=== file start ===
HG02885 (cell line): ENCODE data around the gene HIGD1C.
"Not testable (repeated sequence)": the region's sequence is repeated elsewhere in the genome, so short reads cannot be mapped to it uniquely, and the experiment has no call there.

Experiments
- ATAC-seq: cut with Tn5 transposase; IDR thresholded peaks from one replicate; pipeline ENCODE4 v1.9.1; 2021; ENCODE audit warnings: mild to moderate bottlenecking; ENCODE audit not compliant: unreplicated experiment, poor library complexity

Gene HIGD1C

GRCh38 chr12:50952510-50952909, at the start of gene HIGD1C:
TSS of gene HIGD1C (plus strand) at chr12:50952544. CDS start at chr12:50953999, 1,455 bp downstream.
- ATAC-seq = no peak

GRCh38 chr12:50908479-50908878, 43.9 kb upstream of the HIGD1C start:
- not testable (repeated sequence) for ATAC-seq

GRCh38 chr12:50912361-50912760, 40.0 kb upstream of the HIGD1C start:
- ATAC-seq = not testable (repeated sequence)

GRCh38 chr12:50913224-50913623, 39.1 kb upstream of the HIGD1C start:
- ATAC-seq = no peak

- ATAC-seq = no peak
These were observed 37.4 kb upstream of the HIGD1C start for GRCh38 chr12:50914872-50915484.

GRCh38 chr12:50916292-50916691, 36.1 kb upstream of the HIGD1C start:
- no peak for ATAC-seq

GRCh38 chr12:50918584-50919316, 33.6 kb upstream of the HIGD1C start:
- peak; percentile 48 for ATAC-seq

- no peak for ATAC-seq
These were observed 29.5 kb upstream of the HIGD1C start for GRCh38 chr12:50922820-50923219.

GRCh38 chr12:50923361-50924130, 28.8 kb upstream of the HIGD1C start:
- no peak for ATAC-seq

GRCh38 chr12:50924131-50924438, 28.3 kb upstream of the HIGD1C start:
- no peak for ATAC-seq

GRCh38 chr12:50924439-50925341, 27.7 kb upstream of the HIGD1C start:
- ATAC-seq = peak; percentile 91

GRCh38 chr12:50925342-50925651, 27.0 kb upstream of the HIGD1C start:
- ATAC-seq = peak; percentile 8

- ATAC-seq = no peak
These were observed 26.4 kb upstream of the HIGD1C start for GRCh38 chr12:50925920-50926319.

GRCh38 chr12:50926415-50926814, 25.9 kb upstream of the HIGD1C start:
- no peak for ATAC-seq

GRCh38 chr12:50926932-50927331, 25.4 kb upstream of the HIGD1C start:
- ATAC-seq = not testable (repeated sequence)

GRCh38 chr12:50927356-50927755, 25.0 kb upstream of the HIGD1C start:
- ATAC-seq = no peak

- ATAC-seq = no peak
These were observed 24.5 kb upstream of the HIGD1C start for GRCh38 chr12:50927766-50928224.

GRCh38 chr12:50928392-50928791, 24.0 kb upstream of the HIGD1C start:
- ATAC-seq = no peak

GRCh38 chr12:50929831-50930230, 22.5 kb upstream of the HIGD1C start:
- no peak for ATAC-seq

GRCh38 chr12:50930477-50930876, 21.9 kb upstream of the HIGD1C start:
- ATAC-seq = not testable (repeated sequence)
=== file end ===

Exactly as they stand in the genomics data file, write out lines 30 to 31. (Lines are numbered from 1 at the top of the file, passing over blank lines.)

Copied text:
- ATAC-seq = peak; percentile 8

- ATAC-seq = no peak